The Collation

Research and Exploration at the Folger

In memoriam: Nadia Seiler

“It’s satisfying to put the pieces of a puzzle together when we can, but it’s just as exciting to think of the undiscovered treasures that might be hiding in this collection.”—Nadia Seiler

Nadia Seiler (1978-2014)
Nadia Seiler (1978-2014)

To be a great cataloger is to love a puzzle, to obsess over details, and to delight in sharing discoveries. Nadia Seiler was one such cataloger, someone whose work contributed to the scholarly record and whose joy in revealing collection materials helped shape what we do. In her seven years at the Folger, Nadia added 2,614 records to Hamnet, edited thousands more, and was responsible for describing 4,208 individual manuscripts in Folger finding aids. She identified a previously unattributed autograph poem from noted writer Hannah More to theater impresario David Garrick (Y.d.1089 (18)). Her familiarity with, and interest in, Shakespeare and the Folger’s collection made her the perfect assistant to Folger Director Michael Witmore and artist Rosamund Purcell as they prepared their 2012 exhibit, “Very Like a Whale,” which sought to forge connections between Shakespeare’s words and the spiraling associations they provoke across the Folger collection and into the domains of natural history and photography.

Describing Nadia’s accomplishments this way doesn’t do full justice to her work as a cataloger. She was a quick learner, someone who mastered the art of paleography and who rose to the challenge of describing complex manuscripts in just a few sentences. She and Heather Wolfe had a standing monthly appointment for a “manuscript cataloging party” where they would discuss the most vexing of her cataloging challenges—a party that Heather describes as “a two-person masterclass on manuscript interpretation.” Some sense of Nadia’s skills with finding paths into complicated manuscripts can be seen in her Collation posts on 17th-century recipes for treating breast cancer and on hidden collections.

Above all, she was a joyful cataloger, someone who loved to share her work with colleagues, calling them over to her desk to see what she was working on or laughing with them in the tea room about what she’d found. Her Facebook feed was full of tidbits from her work, sharing sometimes cryptic status updates—“Peg legs–17th century, depicted“—and tantalizing photos:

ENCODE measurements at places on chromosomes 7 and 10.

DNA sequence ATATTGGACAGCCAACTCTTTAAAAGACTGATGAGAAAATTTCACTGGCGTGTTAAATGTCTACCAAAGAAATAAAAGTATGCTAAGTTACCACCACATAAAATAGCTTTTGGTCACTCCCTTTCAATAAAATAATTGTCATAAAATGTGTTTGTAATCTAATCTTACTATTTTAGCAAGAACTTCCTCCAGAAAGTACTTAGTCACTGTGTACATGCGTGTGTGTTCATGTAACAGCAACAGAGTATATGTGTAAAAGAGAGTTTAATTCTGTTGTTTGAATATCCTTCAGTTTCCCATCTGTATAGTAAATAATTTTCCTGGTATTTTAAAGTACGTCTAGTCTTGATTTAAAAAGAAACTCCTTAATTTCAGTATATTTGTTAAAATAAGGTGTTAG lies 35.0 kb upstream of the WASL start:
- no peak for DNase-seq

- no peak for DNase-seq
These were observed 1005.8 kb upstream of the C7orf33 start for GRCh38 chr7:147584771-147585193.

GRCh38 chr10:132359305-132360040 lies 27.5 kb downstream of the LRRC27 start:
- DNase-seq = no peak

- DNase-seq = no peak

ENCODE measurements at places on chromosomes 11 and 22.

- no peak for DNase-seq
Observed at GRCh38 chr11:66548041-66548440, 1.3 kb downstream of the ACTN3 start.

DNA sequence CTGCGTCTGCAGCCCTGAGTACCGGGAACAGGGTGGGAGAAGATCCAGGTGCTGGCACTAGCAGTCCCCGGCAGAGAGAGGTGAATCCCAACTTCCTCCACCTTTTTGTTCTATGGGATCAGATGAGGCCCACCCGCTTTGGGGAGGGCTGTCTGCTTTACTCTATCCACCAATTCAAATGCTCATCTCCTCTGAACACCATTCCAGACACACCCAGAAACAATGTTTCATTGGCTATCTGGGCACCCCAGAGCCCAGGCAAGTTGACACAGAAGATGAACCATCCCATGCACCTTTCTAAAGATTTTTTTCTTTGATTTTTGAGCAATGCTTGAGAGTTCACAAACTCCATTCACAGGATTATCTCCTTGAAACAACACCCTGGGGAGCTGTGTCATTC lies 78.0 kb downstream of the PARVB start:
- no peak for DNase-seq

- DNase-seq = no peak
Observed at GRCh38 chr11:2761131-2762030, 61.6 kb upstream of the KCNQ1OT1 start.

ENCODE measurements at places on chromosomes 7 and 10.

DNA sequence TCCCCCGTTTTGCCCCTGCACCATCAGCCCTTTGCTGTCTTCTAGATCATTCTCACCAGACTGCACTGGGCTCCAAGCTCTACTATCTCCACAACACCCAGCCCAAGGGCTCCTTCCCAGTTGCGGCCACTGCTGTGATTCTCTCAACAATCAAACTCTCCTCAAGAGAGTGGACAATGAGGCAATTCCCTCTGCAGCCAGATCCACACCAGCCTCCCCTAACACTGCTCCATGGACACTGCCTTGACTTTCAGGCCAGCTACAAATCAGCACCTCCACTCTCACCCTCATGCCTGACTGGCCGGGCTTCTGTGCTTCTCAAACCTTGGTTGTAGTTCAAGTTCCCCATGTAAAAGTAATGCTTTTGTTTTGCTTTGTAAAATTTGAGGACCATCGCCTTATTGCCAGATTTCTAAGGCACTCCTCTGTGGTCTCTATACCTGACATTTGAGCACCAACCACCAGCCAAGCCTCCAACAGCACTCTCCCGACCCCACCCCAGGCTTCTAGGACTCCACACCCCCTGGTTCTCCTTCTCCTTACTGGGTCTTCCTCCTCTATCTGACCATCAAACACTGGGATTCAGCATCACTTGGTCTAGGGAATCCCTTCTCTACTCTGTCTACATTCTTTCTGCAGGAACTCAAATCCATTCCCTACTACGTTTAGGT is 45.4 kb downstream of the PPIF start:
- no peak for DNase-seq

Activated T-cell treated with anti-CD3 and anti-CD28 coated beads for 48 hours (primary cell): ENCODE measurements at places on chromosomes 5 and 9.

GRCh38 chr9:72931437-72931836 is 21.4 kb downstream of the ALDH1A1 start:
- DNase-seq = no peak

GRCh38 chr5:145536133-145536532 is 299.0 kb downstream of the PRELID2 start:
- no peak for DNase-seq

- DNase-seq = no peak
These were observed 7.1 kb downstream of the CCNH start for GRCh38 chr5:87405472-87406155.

"This receipt book is making me hungry"
“This receipt book is making me hungry” (V.a.261). — posted on January 28, 2013
"World's largest wine cask aka Today's cataloging aka I want to go to there"
“World’s largest wine cask aka Today’s cataloging aka I want to go to there” (ART 267- 889). — posted on April 22, 2014
"So, uh...whatcha planning on doing with these ingredients" (V.a.626)
“So, uh…whatcha planning on doing with these ingredients” (V.a.626). — posted on May 29, 2014

Researchers aren’t always lucky enough to meet the catalogers who create the resources so necessary to scholarship. Those of us who worked with Nadia know how special of a presence she was. We are all lucky to have had Nadia in our lives.

Nadia with Viola, Lynn Redgrave's dog, while packing up her archives in 2010
Nadia with Viola, Lynn Redgrave’s dog, while packing up the Lynn Redgrave papers and archive in 2012


  • My most sincere condolences to Nadia’s families at home and at the Folger. Your loss is too deep for words to describe. Remember her joy in life and in her work.

  • So very sorry to hear of the death of such a brilliant young colleague. The loss of Nadia diminishes our profession. You have all of my sympathy. The members of the Society of American Archivists stand with you as you mourn your loss of this gifted young professional.

  • I will miss Nadia very much. What a tremendous loss. Nadia’s family and the Folger community are in my thoughts.

  • Nadia was one of the most joyous people I knew.

    Seeing Nadia at the Folger last April was a joyful reunion, and we were so glad our daughter Sarah had an opportunity to meet her.

    Nadia was so kind and smart and warm-hearted. She made that visit to the Folger utterly memorable.

    I cannot find the words to express the depth of my grief.

  • I worked very closely with Nadia when I interned at the Folger and worked on the Booth letters. She was brilliant and friendly and taught me so much. It was a privilege to work with her and her loss will be felt by many for a long time. Long-distance hugs to both her family and the Folger family.

  • Thank you for these lovely words. May good memories and the support of friends, family and the archival community bring you peace.

  • I’m so sorry to hear about this tragedy. During my short time there as an intern, Nadia was so welcoming and always happy to explain things to me and help me out. My thoughts are with her family and friends.

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